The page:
The ferry costs approximately $17 and operates daily (times seem to vary, so it’s best to contact the Sorong Tourism Office to confirm trip times when you plan to travel). It’s better to aim to depart Sorong during the week, as the ferries often don’t run on weekends and religious holidays. Be sure to check all travel times, as depending on flights and ferries, you may be required to overnight in Makassar or Sorong. The best advice is to contact your accommodation or the Tourism Office for advice. As it can take up to a day or so to get here, I suggest making the most of your time here and stay for at least a week (or however long your money or ability to go without social media can last).
It’s also important to note that there is an Entrance Fee, introduced as a way of supporting the conservation and community projects of Raja Ampat. The entrance fee is IDR 1,000,000 (approximately $100) per person and you can pay for the fee at the Tourism Office in Sorong or Waisai (or check if your accommodation or dive operator can organise it for you).
Where to stay in Raja Ampat
There are a few different options in terms of accommodation at Raja Ampat, from ‘budget’ to luxury. We were fortunate to stay somewhere towards the upper end of the spectrum, at Raja Ampat Dive Lodge. Think of air-conditioned bungalows facing the beach, luscious tropical gardens and water activities right at your doorstep. There are diving, snorkelling, kayaking and boat tours on offer, and they even have limited wi-fi, but really, who needs it when you are busy sunbaking and snorkelling, right?
For the budget conscious, there are ‘homestay’ options in various villages such as Arborek Village and Sawinggrai Village, and if you really want to treat yourself and splurge, there’s even overwater bungalows on offer in Raja Ampat! You can find a great range of accommodation choices here. For more in-depth information on accommodation, entry fees and getting to Raja Ampat, check out Stay Raja Ampat.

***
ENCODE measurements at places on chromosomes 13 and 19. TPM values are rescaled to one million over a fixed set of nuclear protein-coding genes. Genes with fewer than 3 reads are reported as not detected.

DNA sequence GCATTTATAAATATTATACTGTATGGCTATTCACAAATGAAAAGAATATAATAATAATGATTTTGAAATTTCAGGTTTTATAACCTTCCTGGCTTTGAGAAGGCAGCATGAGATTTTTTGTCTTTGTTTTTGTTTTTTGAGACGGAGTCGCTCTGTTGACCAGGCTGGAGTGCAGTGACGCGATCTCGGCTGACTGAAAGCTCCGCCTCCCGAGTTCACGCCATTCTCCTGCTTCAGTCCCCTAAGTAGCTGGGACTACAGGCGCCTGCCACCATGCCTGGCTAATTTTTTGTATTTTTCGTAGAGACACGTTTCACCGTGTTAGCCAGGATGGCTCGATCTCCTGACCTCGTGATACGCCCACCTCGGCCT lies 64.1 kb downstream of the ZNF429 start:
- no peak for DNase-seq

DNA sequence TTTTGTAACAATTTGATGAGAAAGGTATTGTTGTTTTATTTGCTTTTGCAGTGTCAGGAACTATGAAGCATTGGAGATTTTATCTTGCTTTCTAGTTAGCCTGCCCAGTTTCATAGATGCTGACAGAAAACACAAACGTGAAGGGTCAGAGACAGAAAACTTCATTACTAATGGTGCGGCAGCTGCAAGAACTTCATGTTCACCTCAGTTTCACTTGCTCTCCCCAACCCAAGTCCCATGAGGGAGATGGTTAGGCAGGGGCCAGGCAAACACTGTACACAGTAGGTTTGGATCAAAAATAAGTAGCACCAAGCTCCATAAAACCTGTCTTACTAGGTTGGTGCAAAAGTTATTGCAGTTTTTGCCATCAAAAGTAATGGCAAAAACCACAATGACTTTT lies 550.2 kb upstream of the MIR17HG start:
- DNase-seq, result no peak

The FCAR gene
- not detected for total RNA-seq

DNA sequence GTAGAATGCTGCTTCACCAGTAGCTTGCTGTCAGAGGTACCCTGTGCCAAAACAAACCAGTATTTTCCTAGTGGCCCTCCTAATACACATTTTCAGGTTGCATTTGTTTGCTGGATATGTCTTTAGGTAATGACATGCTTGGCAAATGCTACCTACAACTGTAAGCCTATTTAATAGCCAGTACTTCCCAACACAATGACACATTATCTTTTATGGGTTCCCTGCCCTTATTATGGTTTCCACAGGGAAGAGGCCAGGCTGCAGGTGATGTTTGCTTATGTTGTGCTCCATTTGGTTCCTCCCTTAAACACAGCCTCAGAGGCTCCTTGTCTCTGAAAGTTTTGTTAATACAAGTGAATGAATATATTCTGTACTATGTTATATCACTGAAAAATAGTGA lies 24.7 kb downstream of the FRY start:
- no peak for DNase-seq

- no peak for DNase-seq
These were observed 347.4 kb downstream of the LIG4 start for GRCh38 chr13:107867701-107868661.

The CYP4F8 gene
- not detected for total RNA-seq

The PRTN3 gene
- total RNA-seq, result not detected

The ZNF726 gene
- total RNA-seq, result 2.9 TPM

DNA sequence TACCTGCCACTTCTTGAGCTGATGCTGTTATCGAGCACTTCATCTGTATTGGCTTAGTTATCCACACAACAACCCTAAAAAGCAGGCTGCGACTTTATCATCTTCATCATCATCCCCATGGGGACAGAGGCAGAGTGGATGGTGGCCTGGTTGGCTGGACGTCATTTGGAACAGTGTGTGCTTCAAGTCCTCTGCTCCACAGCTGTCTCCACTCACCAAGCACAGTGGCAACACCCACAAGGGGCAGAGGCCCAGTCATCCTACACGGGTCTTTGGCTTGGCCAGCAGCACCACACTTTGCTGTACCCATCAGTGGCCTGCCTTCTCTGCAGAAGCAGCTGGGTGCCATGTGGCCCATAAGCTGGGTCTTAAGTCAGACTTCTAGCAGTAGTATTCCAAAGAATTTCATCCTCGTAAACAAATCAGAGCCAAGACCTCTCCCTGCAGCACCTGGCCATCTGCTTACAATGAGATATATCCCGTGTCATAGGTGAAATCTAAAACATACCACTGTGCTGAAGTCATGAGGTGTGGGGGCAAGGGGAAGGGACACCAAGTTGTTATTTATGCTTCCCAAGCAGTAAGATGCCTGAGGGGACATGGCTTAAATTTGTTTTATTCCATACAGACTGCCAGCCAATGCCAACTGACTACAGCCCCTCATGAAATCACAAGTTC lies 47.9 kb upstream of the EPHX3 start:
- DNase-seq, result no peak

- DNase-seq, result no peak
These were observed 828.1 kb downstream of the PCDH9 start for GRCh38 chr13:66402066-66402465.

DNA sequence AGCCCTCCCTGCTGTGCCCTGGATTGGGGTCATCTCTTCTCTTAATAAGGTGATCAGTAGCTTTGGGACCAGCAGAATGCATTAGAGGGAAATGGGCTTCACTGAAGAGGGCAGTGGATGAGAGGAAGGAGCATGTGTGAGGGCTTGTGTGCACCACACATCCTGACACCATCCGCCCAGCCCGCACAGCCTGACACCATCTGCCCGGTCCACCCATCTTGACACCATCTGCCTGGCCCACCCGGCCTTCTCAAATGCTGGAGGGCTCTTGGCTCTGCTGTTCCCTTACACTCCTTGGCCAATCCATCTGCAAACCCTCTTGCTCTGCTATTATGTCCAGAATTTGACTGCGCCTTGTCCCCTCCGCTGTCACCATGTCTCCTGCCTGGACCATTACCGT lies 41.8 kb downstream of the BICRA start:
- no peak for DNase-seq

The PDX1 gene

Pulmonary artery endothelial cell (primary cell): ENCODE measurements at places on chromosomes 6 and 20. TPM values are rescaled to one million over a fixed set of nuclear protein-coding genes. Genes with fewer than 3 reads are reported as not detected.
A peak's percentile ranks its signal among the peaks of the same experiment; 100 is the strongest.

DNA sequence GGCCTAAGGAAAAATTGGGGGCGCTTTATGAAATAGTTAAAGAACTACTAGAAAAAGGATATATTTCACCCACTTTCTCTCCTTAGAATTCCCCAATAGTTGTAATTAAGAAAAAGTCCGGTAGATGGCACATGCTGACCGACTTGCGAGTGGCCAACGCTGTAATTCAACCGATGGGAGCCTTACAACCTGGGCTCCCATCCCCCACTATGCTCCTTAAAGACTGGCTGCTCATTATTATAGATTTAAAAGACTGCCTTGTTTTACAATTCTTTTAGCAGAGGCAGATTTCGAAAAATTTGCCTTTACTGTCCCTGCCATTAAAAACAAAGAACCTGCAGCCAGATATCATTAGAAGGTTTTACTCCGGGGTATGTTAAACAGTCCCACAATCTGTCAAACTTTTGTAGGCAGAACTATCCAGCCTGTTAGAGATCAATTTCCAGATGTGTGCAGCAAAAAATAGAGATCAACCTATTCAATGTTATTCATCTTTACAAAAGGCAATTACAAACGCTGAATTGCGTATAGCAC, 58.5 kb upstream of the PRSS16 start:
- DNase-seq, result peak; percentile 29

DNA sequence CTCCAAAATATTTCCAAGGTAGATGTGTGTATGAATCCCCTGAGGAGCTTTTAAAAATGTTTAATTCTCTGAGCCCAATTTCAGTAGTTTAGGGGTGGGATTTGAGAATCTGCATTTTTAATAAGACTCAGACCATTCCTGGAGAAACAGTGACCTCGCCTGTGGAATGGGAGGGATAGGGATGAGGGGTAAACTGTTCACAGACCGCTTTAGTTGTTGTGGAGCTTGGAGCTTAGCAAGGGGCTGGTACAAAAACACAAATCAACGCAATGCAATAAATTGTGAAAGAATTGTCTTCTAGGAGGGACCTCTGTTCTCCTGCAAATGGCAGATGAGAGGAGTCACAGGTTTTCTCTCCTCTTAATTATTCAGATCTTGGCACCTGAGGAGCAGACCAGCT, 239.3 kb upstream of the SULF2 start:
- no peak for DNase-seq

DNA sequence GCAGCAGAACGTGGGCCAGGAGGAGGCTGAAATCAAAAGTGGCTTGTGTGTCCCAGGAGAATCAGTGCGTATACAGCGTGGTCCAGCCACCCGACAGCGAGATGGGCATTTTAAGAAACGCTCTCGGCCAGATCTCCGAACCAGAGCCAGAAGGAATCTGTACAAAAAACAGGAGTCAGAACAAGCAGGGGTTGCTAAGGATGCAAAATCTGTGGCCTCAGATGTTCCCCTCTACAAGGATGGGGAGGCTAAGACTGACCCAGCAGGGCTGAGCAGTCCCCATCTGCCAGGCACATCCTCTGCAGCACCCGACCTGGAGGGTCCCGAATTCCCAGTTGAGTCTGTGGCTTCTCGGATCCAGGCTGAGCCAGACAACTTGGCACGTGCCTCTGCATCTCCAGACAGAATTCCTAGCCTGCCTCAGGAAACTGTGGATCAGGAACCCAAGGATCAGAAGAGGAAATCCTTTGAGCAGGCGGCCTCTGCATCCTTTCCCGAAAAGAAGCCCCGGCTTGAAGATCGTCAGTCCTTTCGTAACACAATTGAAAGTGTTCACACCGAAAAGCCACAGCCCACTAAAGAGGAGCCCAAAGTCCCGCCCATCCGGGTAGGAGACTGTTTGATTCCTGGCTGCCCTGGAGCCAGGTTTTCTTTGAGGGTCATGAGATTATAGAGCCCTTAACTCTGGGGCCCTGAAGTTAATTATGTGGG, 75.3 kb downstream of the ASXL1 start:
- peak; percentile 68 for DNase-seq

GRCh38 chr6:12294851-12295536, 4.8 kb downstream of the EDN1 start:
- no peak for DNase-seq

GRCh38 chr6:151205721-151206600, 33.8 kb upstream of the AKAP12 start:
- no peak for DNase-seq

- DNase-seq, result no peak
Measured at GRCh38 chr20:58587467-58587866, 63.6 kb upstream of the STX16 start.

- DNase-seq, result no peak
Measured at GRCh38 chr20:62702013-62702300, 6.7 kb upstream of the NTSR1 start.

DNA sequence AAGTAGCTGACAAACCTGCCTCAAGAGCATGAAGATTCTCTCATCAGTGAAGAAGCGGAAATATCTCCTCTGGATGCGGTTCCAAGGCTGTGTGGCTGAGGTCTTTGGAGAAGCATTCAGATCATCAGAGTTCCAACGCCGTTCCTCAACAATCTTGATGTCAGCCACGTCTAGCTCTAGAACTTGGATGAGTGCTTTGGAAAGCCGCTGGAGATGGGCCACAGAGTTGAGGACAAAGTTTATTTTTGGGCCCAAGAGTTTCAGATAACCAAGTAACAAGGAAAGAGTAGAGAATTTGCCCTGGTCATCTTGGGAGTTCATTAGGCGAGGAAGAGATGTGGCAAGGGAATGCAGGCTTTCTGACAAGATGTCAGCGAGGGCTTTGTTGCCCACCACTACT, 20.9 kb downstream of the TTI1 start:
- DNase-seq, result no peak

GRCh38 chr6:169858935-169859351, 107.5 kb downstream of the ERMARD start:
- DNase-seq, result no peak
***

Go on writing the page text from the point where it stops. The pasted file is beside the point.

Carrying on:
What to do in Raja Ampat
If you do start to feel a little stir-crazy from sun baking and swimming at pristine beaches all day (is that even possible?), I suggest the following:
- Kayaking – The waters are relatively calm for some lovely kayaking around the islands. Going at sunrise or sunset are my picks.
- Snorkelling – sadly, a lot of the coral close to the shore was bleached, but the further out you go, the more vibrant the coral and fish got.
- Diving – This will allow you to see more colour and marine life. You can also get your diving certificate here.
- Climb the stairs of Pianemo for the ‘money shot’ of the islands. The stairs are a little steep, but the view is worth it.
- Take a trip to the most stunning sandbank you will ever see – Pasir Timbul. At the right time of day, when the tide is low, you can walk along a picture-perfect sand bank. It’s hard to believe just how perfect it is, but once you are there, you will understand. It seriously looked like it was straight out of a movie scene.
- Meet the locals – The locals are very warm and friendly and always happy for a photo op.
- Bird-watching – The rare Bird of Paradise resides here, and if you are lucky (and an early riser), you might get a glimpse of its beautiful auburn feathers and unique tail.
- Explore the marine life – The walking shark also exclusively lives here, and we were lucky to get a glimpse of it one night, during feeding time. If you are a fan of marine wildlife, Raja Ampat is a great place to see it.
- Yoga – What better setting for some positive mantras than the backdrop of a pastel sunrise or sunset and soft rolling waves.
What do you think? Does this sound like paradise to you? How long could you leave social media and technological baggage behind? Do you think the destination is worth the effort? Give us your feedback below!
A huge thanks to the Indonesian Ministry of Tourism for inviting me on their #TripofWonders.